How many people do you have to kill before you qualify to be described as a mass murderer and a war criminal? One hundred thousand? More than enough, I would have thought. Therefore it is just that Bush and Blair be arraigned before the International Criminal Court of Justice. But Bush has been clever. He has not ratified the International Criminal Court of Justice. Therefore if any American soldier or for that matter politician finds himself in the dock Bush has warned that he will send in the marines. But Tony Blair has ratified the Court and is therefore available for prosecution. We can let the Court have his address if they're interested. It is Number 10, Downing Street, London.

Death in this context is irrelevant. Both Bush and Blair place death well away on the back burner. At least 100,000 Iraqis were killed by American bombs and missiles before the Iraq insurgency began. These people are of no moment. Their deaths don't exist. They are blank. They are not even recorded as being dead. 'We don't do body counts,' said the American general Tommy Franks.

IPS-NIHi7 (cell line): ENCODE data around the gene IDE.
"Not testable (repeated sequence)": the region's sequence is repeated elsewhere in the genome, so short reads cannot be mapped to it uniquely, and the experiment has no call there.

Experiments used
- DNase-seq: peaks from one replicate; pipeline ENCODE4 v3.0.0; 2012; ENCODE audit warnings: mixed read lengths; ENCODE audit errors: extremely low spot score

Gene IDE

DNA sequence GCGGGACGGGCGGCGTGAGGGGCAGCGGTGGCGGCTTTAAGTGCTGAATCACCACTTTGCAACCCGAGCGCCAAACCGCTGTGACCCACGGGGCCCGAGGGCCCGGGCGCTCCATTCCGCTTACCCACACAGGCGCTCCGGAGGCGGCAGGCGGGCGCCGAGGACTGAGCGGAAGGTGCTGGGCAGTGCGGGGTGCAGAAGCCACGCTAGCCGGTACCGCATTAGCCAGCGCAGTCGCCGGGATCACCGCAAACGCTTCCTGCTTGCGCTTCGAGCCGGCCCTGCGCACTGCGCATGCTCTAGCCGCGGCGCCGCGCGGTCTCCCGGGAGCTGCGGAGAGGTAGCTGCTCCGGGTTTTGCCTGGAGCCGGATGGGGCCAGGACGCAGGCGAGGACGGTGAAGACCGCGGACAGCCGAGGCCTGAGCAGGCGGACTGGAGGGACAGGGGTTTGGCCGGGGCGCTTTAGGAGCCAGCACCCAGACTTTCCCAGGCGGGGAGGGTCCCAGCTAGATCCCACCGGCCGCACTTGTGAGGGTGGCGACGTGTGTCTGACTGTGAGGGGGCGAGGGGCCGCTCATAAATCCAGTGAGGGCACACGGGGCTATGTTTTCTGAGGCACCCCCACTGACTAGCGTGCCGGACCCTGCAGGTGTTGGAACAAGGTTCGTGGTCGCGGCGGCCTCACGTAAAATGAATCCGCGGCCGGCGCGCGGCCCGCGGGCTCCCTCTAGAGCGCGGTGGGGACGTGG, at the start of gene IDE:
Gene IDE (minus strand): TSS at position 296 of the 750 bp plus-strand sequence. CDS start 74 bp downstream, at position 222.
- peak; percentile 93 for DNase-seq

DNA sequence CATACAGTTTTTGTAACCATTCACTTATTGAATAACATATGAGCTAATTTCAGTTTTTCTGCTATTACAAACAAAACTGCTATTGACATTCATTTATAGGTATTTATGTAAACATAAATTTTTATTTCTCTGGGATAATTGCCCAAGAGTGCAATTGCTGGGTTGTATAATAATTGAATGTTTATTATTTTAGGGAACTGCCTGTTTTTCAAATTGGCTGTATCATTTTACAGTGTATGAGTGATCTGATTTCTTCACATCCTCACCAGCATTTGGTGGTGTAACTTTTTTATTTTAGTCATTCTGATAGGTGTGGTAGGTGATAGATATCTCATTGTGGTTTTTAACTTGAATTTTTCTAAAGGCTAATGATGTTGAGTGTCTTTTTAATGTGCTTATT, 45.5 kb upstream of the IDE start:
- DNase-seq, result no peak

Early in the invasion there was a photograph published on the front page of British newspapers of Tony Blair kissing the cheek of a little Iraqi boy. 'A grateful child,' said the caption. A few days later there was a story and photograph, on an inside page, of another four-year-old boy with no arms. His family had been blown up by a missile. He was the only survivor. 'When do I get my arms back?' he asked. The story was dropped. Well, Tony Blair wasn't holding him in his arms, nor the body of any other mutilated child, nor the body of any bloody corpse. Blood is dirty. It dirties your shirt and tie when you're making a sincere speech on television.

The 2,000 American dead are an embarrassment. They are transported to their graves in the dark. Funerals are unobtrusive, out of harm's way. The mutilated rot in their beds, some for the rest of their lives. So the dead and the mutilated both rot, in different kinds of graves.

Here is an extract from a poem by Pablo Neruda, 'I'm Explaining a Few Things':

And one morning all that was burning,
one morning the bonfires
leapt out of the earth
devouring human beings
and from then on fire,
gunpowder from then on,
and from then on blood.
Bandits with planes and Moors,